It’s been a while since I was last on the U.S. east coast, coming up to four years now. Virginia and Maryland saw some of the worst fighting of the American Civil War, because that was the boundary layer between Yankees and Confederates―the evidence of those painful times abounds.

The last time I was here was for a visit to the Library of Congress, and I sat in the magnificent Jefferson Reading Room for several days, poring over various books that were part of the genesis of The India Road. I was not allowed to take my camera into the reading room, but luckily my phone escaped scrutiny.

It was in that room that I first read the accounts of the travels of the spy, Pêro da Covilhã, and somewhere down the line it struck me that the Perfect Prince really had been a political genius. It was also at the Library of Congress that I read all about the journeys of the Greeks across the Indian Ocean, about the Brahmins at Pataliputra, and the Sidhanta, the Knowledge of the Sun.

If you drive west across Maryland towards West Virginia, it’s impossible not to be struck by the  natural beauty, enhanced by the rural architecture, clearly of north European lineage. There was substantial German immigration to Maryland, reflected in place names such as Gaithersburg and Germantown. It seems strange in this day and age to think of Germans emigrating, but perhaps it helps us to understand that the wealth of nations fluctuates―today’s pauper may be tomorrow’s millionaire. One of the German immigration waves to the U.S. took place after the Napoleonic wars, due to economic hardships imposed by excessive imports from an industrialized England. Plus ça change…

One such community was founded by a Pennsylvania German―Hagerstown, population 40,000. Bang in the middle of Interstate 70, which serpentines across Maryland from east to west, it was the scene of heavy fighting in the Civil War. Custer fought there, as did other famous generals, and it’s difficult to imagine, as you walk down the tidy streets of the town, built by the descendants of Bohemians and Bavarians, that cavalry regiments once thundered down Potomac Street, snipers picking off the Yankee forces.

Hagerstown, back in the day.

The news in the U.S. dwells little on world events, and what I saw centered around Libya, and the internecine wars between President and Congress. Obama is being accused of going to war illegally, in an example of particular silliness from GOP hawks, and there is a general preoccupation with an exit strategy. I think in this case, with no boots on the ground, and no chance of anything but a few “observers”, à la CIA and SAS, sooner or later Ghadafi will go, one way or the other.

The Independent, a British paper, is rife with speculation of Libyan defections. You have to be confused when you realize the guys who are defecting are the core of the Libyan hard line, allegedly responsible for planning the Lockerbie bombing, and that all this is apparently taking place under the aegis of MI6, with the blessing of the British government. Other British papers speak today of Saif’s PhD, obtained at the Libyan School of Economics. The links between the LSE and the Khaddafi regime have already cost the head of the director.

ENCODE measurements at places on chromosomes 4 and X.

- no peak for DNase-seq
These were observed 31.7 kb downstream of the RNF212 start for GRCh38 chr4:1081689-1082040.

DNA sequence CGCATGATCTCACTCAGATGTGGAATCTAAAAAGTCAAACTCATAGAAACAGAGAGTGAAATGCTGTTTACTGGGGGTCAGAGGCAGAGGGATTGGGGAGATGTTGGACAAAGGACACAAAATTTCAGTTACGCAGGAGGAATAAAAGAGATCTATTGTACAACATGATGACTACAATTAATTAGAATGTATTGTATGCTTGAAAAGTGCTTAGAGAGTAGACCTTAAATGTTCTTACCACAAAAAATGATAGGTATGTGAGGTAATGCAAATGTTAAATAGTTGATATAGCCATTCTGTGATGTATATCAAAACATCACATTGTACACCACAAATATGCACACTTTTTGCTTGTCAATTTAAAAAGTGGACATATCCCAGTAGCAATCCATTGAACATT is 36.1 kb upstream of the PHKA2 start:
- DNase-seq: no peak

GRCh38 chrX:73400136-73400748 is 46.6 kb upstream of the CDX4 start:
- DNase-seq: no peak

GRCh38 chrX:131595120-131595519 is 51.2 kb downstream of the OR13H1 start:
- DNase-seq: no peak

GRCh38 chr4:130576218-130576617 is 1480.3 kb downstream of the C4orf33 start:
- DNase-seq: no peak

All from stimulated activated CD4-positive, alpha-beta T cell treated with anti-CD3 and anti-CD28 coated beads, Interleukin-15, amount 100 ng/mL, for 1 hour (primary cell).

Presumably British business interests are being served, but are the British people being equally well served?

Support for US troops returning from duty overseas. No country in the world cherishes its military so much.

I discussed the Mid-East situation with people in the U.S., since I think there is a naiveté in average Americans about the gratitude of Arab populations, particularly when compared to the cynicism of Europeans, Russians and Chinese, when any outside assistance is provided. The military-industrial complex of America is certainly not included in this candor, but the people are extremely well meaning. Somehow, perhaps because large countries are so self-contained, there is an illusion that North Africa will suddenly recognize this gift of freedom, become friends with the West, and all will be well.

Unfortunately it won’t.

We are the crusaders, the infidels, the people who stole Jerusalem, who sold Islam down the river, who destroyed the caliphate in the Iberian peninsula, and sent the Moors back to the Maghreb in the very year Columbus sailed for Cipango.

In Arab countries, the Americans are known as Beni-Al-Kalb, the Sons of Dogs. That should make things clear enough…


2 Responses to “Hagerstown”

  1. Phil Says:

    more I read, more I envy… just checking – is it the Libyan School or London school for Saif’s PhD?

  2. Frances Says:

    Driving through America is such a patchwork – landscapes of shabby infrastructure, moving out of brown-stoned towns the highways give way both to landscapes and to food-chains: human (McDonalds) and animal (roadkill and turkey vultures). Always someone there, swarming overhead, waiting for a golden opportunity – over time and distance. Power and greed, the drivers which led to the indignity of the native, and to their own civil war (good novel by Doctorow, The Long March). There is only one cultural aspect all American’s understand and that is the dollar! They are a very well meaning people but very few have any intuitive feeling for the complexities of the lives of others, outside of America. Neko Case paints a good portrait of smalltown pride for a delapidated hometown – geographically incorrect for this blog, but relevant nonetheless. http://www.lyricsmania.com/thrice_all_american_lyrics_neko_case.html

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